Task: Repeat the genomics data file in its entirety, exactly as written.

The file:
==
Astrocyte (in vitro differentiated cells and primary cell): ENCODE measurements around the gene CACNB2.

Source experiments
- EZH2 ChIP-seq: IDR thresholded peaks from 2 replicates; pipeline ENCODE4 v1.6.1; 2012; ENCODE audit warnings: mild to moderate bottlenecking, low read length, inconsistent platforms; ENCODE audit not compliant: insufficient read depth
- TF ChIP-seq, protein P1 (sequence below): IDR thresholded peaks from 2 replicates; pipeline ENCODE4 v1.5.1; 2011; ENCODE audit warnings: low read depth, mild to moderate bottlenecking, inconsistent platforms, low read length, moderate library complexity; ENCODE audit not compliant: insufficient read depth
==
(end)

Astrocyte (in vitro differentiated cells and primary cell): ENCODE measurements around the gene CACNB2.

Source experiments
- EZH2 ChIP-seq: IDR thresholded peaks from 2 replicates; pipeline ENCODE4 v1.6.1; 2012; ENCODE audit warnings: mild to moderate bottlenecking, low read length, inconsistent platforms; ENCODE audit not compliant: insufficient read depth
- TF ChIP-seq, protein P1 (sequence below): IDR thresholded peaks from 2 replicates; pipeline ENCODE4 v1.5.1; 2011; ENCODE audit warnings: low read depth, mild to moderate bottlenecking, inconsistent platforms, low read length, moderate library complexity; ENCODE audit not compliant: insufficient read depth